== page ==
From Philly and the Pa. suburbs to South Jersey and Delaware, what would you like WHYY News to cover? Let us know!
Delaware schools need to do more to include Asian American history in K-12 schools, according to advocates with the newly formed state chapter of Make Us Visible.
“Asian American history is part of American history,” said Devin Jiang, an advocate and co-founder of the MUV Delaware chapter.
Established in 2021, MUV is a national organization committed to empower local communities. Centered on curriculum development, MUV actively advocates for schools to integrate the contributions, experiences, and histories of Asian Americans into school lessons.
With the addition of Delaware, the non-profit group now has 19 active chapters nationwide. Jiang says getting better lessons about Asian American history in school could help tackle the growing problem of anti-Asian American violence.
“This is a long-term preventative solution to anti-Asian American violence when students of all backgrounds can learn about the contributions and stories of Asian Americans on American history,” he said. “Ever since 2020, because during that pandemic I really witnessed how Asian Americans were bullied. They were harassed, the sharp rising anti-Asian hate crimes. It was really saddening.”
The Stop AAPI Hate national report found that from March 2020 to March 2022, 11,500 individuals of Asian descent faced hate incidents. Two-thirds of these incidents consisted of harassment, which included verbal or written hate speech and inappropriate gestures.
“It starts with education, starts with a classroom,” Jiang said.
He said Asian American history often goes unnoticed, but these stories should be told to highlight the fact that Asian Americans are an important part of the American story, not a separate entity.
“There’s a guy named George ‘Yod’ Dupont. George ‘Yod’ Dupont was a Thai immigrant who fought in the American Civil War for the North and participated in many key battles like Gettysburg, Antietam, and Chancellorsville,” he said. “He helped the Union meet the South and ultimately united the nation and freed slaves.”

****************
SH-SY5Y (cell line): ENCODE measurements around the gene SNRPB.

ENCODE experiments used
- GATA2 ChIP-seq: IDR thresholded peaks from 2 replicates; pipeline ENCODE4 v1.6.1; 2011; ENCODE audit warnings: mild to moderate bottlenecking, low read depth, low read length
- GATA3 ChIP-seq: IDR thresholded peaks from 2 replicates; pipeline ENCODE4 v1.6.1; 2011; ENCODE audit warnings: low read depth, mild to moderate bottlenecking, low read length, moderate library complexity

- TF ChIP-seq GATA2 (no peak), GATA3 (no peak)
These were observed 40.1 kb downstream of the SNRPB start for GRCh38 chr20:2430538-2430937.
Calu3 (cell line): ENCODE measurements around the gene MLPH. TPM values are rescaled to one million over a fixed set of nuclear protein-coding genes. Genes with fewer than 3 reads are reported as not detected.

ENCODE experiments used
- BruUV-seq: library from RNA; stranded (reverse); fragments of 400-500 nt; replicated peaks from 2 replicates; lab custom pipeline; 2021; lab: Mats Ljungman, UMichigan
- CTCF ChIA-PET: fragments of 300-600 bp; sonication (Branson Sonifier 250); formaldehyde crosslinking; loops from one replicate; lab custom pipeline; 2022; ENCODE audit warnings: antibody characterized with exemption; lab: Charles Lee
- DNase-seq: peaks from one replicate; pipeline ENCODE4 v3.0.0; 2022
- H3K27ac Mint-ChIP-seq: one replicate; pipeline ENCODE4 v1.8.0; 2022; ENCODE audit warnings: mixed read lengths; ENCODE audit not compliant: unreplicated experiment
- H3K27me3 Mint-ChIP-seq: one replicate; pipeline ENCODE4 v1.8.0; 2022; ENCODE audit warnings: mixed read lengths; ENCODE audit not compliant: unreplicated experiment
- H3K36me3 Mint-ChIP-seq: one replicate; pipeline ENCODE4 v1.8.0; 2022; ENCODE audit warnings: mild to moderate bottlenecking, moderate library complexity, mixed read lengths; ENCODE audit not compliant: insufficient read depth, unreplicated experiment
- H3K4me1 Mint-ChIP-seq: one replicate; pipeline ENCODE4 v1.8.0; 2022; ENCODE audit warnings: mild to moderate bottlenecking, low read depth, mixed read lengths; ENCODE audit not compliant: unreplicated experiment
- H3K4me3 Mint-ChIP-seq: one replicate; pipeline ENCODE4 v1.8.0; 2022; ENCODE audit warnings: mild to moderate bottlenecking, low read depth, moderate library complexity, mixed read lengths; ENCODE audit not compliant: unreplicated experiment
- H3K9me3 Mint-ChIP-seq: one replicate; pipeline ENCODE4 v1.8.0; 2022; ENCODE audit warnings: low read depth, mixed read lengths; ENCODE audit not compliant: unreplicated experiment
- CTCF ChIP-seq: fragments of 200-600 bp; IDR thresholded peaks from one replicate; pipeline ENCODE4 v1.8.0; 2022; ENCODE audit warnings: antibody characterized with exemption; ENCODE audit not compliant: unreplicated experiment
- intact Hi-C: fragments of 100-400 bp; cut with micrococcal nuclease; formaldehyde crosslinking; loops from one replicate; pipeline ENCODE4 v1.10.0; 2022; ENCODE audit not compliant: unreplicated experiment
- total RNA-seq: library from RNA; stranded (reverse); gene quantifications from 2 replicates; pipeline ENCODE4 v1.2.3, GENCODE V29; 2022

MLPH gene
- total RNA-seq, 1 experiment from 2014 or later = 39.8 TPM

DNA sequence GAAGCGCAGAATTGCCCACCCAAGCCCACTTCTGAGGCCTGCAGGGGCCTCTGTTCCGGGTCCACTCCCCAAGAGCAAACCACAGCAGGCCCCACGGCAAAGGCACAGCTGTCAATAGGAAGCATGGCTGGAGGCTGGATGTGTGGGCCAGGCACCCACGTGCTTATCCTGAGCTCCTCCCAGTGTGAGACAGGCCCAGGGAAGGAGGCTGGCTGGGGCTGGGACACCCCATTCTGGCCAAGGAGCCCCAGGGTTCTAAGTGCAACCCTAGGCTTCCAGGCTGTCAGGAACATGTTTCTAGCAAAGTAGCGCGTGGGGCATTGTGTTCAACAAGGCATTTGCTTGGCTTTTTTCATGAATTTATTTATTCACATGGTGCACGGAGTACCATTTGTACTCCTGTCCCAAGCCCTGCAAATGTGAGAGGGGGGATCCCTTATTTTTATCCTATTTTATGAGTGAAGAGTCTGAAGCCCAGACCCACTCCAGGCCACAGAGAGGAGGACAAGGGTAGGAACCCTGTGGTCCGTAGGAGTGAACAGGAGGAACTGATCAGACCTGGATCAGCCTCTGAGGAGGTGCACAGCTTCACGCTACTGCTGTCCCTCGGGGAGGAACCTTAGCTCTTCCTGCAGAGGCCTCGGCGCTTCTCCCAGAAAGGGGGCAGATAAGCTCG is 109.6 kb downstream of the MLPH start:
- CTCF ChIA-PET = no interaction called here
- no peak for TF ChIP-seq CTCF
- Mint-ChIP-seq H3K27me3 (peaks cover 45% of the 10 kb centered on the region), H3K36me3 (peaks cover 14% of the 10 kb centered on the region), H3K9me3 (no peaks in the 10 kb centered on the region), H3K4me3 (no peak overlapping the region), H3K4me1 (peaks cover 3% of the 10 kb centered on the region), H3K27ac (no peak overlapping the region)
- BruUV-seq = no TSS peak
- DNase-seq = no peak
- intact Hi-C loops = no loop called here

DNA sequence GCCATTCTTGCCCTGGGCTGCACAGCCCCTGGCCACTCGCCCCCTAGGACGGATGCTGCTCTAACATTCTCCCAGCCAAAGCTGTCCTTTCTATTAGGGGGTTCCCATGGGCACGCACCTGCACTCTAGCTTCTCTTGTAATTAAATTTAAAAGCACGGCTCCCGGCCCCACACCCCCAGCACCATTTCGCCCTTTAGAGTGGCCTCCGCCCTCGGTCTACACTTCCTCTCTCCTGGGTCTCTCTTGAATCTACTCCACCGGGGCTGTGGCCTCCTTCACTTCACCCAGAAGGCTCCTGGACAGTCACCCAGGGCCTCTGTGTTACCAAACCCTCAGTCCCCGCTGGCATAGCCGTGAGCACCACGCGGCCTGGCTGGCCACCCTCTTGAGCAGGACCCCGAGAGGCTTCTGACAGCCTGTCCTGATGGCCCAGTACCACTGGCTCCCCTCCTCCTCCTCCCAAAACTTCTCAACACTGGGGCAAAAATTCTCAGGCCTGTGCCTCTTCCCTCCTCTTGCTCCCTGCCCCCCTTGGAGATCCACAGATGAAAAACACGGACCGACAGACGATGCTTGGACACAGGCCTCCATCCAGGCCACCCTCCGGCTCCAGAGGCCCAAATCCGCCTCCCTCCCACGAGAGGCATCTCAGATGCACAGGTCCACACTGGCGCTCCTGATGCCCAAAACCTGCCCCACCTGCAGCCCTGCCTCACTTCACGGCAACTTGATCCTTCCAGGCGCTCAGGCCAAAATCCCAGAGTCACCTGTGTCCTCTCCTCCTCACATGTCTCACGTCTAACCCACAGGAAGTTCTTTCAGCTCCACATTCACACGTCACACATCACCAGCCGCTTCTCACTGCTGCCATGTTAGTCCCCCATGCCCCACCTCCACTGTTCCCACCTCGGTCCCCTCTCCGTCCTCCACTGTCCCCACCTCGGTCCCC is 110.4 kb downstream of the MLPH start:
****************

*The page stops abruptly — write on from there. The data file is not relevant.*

To spark the inclusion of AAPI history, Jiang is personally visiting elementary and middle schools, delivering coloring books that educate about Asian American history. However, his goals extend beyond that, with plans to seek to engage with the broader Delaware community.
With a small Asian population and limited political representation, Jiang said his efforts are challenging, but not impossible.
“There is a scarcity of political power within the Asian American community in Delaware,” he said. “In regions like Hockessin, Pike Creek, and Newark, there are large amounts of Asian Americans living in this area and I believe if Asian Americans can really band together and come together as a community and voice their concerns, they can really show that this is an issue that matters.”
Connecticut became the first state to pass legislation, allocating state funds for the MUV K-8 Model Curriculum that includes AAPI history. This model has been echoed by other states, including New Jersey, Rhode Island, and Florida.
Get daily updates from WHYY News!